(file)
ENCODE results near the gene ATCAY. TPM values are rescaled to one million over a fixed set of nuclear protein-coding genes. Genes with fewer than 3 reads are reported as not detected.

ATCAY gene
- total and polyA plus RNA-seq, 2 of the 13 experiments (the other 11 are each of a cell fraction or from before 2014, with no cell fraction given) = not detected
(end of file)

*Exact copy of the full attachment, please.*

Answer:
ENCODE results near the gene ATCAY. TPM values are rescaled to one million over a fixed set of nuclear protein-coding genes. Genes with fewer than 3 reads are reported as not detected.

ATCAY gene
- total and polyA plus RNA-seq, 2 of the 13 experiments (the other 11 are each of a cell fraction or from before 2014, with no cell fraction given) = not detected